literally. I love ohio. It's a part of me. I feel a real connection to this place, particularly these foothills.
Which is why, perhaps, it hurts so badly to know what Ohio has on it's plate. Ohio is dirty, and getting ready to be dirtier.
Energy- how much we produce and how we do that is what I'm talking about. While there are (sadly) probably more on the table, here's what I have caught wind of for what is has barreling down on Ohio. This is not what I know, but what I hear. Some of this is yet to be seen, just heard from people keeping their ears to the ground. Other things are well underway. And even more things are missing from this list completely.
Starting closest to me and moving clockwise around the state:
Meigs County (Purple dot): a potential expansion of carbon sequestration into Ohio from WV. This is particuarly bad news as it is creating new coal infrastructure and would likely pave the way for 'clean coal' plants to pop up in Meigs County.
Meigs County (Pink dot): the AMP coal plant has been stopped. But, plans to create energy at that site are still in the works, potentially has biomass or natural gas.
Middletown (green): a coke plant is there, with permits and all. Coke is a form of energy from coal, that is used to create steal. From my limited understanding of it, coke is particularly destructive and has a very high level of public health threat. Luckily, there seems to be local community resistance to the project that has been organizing against the plant.
Clyde (light blue dot): this one seems largely based in hear say, but from the sounds of it, there is a incinerator on its way for the Clyde.
Cleveland (yellow dot): another garbage incinerator, also based largely on what has been heard. The proposal is apparently a pyrolysis incinerator- a type of gasification. It's location inside of Cleveland increased the immediate threat is poses, as more people breath the air in an urban environment- but it's location also makes it accessible to organize against.
Alliance (green dot): another incinerator, with permits. There seems to be little local resistance. I don't really know too much about it.
Wellsville (blue dot): There are well established works for a coal-to-liquid plant there. I don't know much of what that means, bu apparently it is more harmful than a 'regular' coal plant, and the liquid energy goes to things like military jets (increasing the harmful effects no doubt). There seems to be little resistance from the community, and possibly even support, but the funding for the plant may not be there.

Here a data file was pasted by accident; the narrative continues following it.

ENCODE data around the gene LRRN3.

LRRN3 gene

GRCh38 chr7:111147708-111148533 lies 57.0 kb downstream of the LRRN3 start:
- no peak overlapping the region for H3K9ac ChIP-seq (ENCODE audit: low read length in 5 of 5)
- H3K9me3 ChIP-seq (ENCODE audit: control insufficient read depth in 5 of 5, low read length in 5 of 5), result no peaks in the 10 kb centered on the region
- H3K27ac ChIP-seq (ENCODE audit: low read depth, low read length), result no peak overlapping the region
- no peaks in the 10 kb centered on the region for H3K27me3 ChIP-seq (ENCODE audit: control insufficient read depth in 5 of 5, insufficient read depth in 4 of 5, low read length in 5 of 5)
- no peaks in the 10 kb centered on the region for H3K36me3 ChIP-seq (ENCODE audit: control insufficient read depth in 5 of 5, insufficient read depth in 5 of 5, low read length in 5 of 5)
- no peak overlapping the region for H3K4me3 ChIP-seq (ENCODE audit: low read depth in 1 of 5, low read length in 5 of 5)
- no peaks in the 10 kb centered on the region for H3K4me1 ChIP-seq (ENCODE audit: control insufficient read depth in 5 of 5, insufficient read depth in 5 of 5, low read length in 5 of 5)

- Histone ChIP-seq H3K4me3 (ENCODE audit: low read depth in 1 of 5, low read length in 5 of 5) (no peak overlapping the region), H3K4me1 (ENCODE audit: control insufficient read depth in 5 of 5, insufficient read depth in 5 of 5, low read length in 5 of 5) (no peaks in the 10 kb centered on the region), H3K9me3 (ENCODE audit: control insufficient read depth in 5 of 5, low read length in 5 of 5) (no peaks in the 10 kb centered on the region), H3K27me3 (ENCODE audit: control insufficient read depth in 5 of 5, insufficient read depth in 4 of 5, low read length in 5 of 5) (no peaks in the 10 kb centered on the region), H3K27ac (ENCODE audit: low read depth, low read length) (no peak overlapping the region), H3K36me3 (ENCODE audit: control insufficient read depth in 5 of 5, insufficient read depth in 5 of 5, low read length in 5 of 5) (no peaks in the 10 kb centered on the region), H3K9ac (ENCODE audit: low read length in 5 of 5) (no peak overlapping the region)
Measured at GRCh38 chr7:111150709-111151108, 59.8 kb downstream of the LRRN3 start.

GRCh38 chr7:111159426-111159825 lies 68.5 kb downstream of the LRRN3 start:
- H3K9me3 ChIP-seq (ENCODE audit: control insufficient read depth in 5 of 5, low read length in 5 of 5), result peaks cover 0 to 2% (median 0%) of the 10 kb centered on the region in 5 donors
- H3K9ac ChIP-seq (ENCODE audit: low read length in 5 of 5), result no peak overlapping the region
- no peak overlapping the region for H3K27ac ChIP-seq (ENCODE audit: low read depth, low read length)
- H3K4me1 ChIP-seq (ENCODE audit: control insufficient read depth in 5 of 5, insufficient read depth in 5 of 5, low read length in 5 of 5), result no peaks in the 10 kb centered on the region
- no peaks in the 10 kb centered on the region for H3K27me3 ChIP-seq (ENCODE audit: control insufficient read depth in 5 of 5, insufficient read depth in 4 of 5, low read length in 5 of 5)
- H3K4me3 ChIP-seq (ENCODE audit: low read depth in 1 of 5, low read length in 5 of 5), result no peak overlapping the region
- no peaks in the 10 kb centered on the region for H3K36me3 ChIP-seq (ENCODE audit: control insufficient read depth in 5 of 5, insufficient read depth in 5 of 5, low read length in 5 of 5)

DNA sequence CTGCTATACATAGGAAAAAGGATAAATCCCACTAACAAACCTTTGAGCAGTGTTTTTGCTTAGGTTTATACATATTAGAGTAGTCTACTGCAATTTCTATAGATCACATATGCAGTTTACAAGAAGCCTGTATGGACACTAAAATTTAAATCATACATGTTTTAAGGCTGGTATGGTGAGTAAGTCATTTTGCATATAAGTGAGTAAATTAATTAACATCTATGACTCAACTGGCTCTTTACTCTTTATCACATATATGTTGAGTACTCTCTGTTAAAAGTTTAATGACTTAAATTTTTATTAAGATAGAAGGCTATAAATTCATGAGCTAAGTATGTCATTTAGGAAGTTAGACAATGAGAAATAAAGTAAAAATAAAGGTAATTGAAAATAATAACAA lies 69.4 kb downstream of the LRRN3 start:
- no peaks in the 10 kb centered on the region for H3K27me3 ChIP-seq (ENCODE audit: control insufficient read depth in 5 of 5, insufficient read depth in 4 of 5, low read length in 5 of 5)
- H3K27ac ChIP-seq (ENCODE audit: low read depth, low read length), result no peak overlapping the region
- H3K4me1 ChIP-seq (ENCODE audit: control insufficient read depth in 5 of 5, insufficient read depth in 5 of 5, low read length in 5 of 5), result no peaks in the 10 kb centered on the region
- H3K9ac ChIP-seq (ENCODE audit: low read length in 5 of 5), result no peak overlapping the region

Belmont County (red dot): this one was sort of intentionally saved for last. This isn't exactly a dirty energy source, but a dirty energy result. A slurry impound to be precise. This is one I just heard about late last night, but want to give a little more information about what it is- from my current understanding.
The backstory: Murray Energy (Bob Murray) owns 60% of Ohio's coal production. Murray energy currently has a slurry impoundment near this proposed one, but come mid 2011, it will be full. This becomes problematic for Murray Energy, as they need a way to store all the nasty, toxic, dirty waste from cleaning our coal. These imprisonments contains heavy metals, like mercury and arsenic, which have a way of destroying water sheds. Of particular note is the clean, 'pristine' stream- casey run- is planned to be diverted (being a water source for people, and for an endangered species of salamander). In 2004, Murray Energy applied for a new impoundment and the EPA denied it, but basically formed a committee to find alternatives. From my understanding, this committee was highly political. Several alternatives were suggested, but Murray Energy said they were not economically feasible- with the exception of their original plan.
Currently, another (slightly tweaked) proposal for the impoundment is up. As I understand it, the Ohio EPA sees approving this permit to be outside the law, but they are up against significant political (financial) weight to approve it. If it gets rejected, Murray Energy has apparently said 12,000 miners will loose jobs in the area. It seems this is likely to be true. Which, is what makes this a hard and complicated issue.
There is a hearing scheduled for Tuesday March 30 in Clairsville. It seems it will be a very heated hearing, where both sides are likely to make a showing- and will likely see this issue as a concern of survival.
Here is the Sierra Clubs site with information about it.
I want to fight for Ohio. I want to fight for my right, for my nephews right, to be able to live here and to be healthy while doing so.